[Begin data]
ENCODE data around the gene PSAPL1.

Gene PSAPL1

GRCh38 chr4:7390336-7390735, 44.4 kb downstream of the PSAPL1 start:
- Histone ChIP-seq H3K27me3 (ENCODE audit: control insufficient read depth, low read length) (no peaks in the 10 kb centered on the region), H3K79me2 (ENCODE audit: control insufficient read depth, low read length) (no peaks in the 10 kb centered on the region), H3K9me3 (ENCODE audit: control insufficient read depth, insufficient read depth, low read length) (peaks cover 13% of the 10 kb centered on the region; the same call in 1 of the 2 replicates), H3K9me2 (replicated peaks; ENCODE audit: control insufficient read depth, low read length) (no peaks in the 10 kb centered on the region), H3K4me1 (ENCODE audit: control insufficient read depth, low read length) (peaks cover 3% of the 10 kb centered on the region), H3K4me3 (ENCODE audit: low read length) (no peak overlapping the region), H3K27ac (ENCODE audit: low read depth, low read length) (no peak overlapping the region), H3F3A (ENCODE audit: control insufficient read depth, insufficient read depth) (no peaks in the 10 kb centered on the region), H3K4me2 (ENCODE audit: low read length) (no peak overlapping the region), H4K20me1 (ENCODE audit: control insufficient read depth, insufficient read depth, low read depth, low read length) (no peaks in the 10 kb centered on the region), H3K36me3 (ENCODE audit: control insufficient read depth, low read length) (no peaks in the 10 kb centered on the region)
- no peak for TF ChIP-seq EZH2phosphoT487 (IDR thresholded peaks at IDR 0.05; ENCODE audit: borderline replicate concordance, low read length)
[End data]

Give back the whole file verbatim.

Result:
ENCODE data around the gene PSAPL1.

Gene PSAPL1

GRCh38 chr4:7390336-7390735, 44.4 kb downstream of the PSAPL1 start:
- Histone ChIP-seq H3K27me3 (ENCODE audit: control insufficient read depth, low read length) (no peaks in the 10 kb centered on the region), H3K79me2 (ENCODE audit: control insufficient read depth, low read length) (no peaks in the 10 kb centered on the region), H3K9me3 (ENCODE audit: control insufficient read depth, insufficient read depth, low read length) (peaks cover 13% of the 10 kb centered on the region; the same call in 1 of the 2 replicates), H3K9me2 (replicated peaks; ENCODE audit: control insufficient read depth, low read length) (no peaks in the 10 kb centered on the region), H3K4me1 (ENCODE audit: control insufficient read depth, low read length) (peaks cover 3% of the 10 kb centered on the region), H3K4me3 (ENCODE audit: low read length) (no peak overlapping the region), H3K27ac (ENCODE audit: low read depth, low read length) (no peak overlapping the region), H3F3A (ENCODE audit: control insufficient read depth, insufficient read depth) (no peaks in the 10 kb centered on the region), H3K4me2 (ENCODE audit: low read length) (no peak overlapping the region), H4K20me1 (ENCODE audit: control insufficient read depth, insufficient read depth, low read depth, low read length) (no peaks in the 10 kb centered on the region), H3K36me3 (ENCODE audit: control insufficient read depth, low read length) (no peaks in the 10 kb centered on the region)
- no peak for TF ChIP-seq EZH2phosphoT487 (IDR thresholded peaks at IDR 0.05; ENCODE audit: borderline replicate concordance, low read length)